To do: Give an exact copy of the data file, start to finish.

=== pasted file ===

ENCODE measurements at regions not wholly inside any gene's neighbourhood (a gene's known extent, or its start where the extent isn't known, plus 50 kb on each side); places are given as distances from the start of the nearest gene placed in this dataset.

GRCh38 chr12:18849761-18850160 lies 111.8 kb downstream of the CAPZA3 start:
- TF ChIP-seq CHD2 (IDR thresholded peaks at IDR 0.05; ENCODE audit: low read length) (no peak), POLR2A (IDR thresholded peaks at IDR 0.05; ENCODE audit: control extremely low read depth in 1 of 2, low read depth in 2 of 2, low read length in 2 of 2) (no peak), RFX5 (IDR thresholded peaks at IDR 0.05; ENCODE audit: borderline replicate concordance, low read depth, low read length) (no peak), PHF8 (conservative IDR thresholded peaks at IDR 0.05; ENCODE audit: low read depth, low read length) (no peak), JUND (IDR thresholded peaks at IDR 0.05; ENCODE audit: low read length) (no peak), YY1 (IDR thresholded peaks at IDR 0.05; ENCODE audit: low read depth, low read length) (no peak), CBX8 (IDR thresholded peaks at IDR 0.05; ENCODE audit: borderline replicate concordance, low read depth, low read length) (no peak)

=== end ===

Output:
ENCODE measurements at regions not wholly inside any gene's neighbourhood (a gene's known extent, or its start where the extent isn't known, plus 50 kb on each side); places are given as distances from the start of the nearest gene placed in this dataset.

GRCh38 chr12:18849761-18850160 lies 111.8 kb downstream of the CAPZA3 start:
- TF ChIP-seq CHD2 (IDR thresholded peaks at IDR 0.05; ENCODE audit: low read length) (no peak), POLR2A (IDR thresholded peaks at IDR 0.05; ENCODE audit: control extremely low read depth in 1 of 2, low read depth in 2 of 2, low read length in 2 of 2) (no peak), RFX5 (IDR thresholded peaks at IDR 0.05; ENCODE audit: borderline replicate concordance, low read depth, low read length) (no peak), PHF8 (conservative IDR thresholded peaks at IDR 0.05; ENCODE audit: low read depth, low read length) (no peak), JUND (IDR thresholded peaks at IDR 0.05; ENCODE audit: low read length) (no peak), YY1 (IDR thresholded peaks at IDR 0.05; ENCODE audit: low read depth, low read length) (no peak), CBX8 (IDR thresholded peaks at IDR 0.05; ENCODE audit: borderline replicate concordance, low read depth, low read length) (no peak)